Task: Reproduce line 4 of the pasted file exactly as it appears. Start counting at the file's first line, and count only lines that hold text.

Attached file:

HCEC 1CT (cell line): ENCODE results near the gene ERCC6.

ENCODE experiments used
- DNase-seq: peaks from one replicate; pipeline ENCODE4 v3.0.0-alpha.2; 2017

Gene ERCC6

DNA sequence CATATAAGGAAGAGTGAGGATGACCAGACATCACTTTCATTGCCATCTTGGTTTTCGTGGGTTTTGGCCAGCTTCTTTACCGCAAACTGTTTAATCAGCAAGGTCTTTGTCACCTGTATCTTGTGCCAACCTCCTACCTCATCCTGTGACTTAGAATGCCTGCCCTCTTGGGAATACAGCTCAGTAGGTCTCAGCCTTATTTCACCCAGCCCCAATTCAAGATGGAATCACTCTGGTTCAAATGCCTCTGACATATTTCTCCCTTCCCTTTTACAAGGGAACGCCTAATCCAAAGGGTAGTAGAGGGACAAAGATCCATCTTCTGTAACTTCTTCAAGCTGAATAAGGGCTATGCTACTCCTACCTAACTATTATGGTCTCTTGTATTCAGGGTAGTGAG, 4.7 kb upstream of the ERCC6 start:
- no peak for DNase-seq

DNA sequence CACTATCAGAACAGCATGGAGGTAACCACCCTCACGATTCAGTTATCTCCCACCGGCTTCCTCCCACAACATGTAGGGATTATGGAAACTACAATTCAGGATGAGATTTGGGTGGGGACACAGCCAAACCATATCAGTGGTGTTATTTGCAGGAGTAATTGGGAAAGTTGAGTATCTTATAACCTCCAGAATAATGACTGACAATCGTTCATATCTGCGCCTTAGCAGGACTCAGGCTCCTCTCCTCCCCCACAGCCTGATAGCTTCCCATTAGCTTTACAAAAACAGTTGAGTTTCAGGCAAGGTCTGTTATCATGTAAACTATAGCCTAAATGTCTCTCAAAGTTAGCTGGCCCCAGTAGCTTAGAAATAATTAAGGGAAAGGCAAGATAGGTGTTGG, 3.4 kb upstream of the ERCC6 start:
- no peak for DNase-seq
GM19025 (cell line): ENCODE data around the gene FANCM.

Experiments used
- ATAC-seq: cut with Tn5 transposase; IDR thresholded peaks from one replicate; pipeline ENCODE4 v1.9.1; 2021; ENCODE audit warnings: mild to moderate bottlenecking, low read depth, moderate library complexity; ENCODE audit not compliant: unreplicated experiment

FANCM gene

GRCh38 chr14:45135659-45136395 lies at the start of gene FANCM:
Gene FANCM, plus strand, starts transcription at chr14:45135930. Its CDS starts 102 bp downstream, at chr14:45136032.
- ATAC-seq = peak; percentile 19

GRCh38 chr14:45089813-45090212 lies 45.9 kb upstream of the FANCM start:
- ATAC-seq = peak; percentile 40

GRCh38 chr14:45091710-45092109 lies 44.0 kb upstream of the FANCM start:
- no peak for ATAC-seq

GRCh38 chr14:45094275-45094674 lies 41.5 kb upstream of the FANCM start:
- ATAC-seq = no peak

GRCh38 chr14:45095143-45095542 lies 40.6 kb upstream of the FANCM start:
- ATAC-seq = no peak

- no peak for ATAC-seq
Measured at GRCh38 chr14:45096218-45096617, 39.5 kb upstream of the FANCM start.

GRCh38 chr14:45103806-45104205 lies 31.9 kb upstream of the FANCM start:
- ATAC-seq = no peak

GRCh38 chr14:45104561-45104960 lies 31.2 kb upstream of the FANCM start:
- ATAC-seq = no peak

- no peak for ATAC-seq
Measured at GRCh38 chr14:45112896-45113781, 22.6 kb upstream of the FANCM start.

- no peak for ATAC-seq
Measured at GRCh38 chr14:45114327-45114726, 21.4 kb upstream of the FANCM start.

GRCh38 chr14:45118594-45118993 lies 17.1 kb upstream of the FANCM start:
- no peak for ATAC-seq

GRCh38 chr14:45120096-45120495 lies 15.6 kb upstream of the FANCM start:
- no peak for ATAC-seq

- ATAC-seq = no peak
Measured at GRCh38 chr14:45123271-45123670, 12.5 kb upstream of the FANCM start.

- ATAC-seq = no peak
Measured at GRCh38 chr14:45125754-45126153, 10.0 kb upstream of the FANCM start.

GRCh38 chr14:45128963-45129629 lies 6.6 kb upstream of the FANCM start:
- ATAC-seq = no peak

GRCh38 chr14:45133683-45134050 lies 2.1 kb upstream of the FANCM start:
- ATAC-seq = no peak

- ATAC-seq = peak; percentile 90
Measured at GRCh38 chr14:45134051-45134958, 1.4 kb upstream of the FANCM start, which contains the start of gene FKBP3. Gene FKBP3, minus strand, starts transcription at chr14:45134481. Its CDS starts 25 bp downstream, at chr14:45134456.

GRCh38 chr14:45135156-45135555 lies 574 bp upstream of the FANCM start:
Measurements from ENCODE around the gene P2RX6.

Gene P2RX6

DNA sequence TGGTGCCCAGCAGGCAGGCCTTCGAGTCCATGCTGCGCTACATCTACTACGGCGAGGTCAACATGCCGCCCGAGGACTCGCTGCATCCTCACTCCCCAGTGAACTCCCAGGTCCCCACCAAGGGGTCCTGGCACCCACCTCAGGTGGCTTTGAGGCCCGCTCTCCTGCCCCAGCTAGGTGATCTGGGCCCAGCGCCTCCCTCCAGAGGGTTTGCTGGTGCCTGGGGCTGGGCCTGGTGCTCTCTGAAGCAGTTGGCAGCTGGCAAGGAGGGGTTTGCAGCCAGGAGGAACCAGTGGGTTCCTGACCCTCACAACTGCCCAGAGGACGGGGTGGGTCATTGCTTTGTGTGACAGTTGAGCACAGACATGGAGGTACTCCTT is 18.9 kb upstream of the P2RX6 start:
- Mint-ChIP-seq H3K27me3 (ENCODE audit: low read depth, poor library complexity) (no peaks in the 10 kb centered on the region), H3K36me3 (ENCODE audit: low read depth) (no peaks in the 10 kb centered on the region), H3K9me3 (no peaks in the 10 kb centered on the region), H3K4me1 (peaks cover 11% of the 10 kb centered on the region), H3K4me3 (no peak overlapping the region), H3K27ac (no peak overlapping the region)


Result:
Gene ERCC6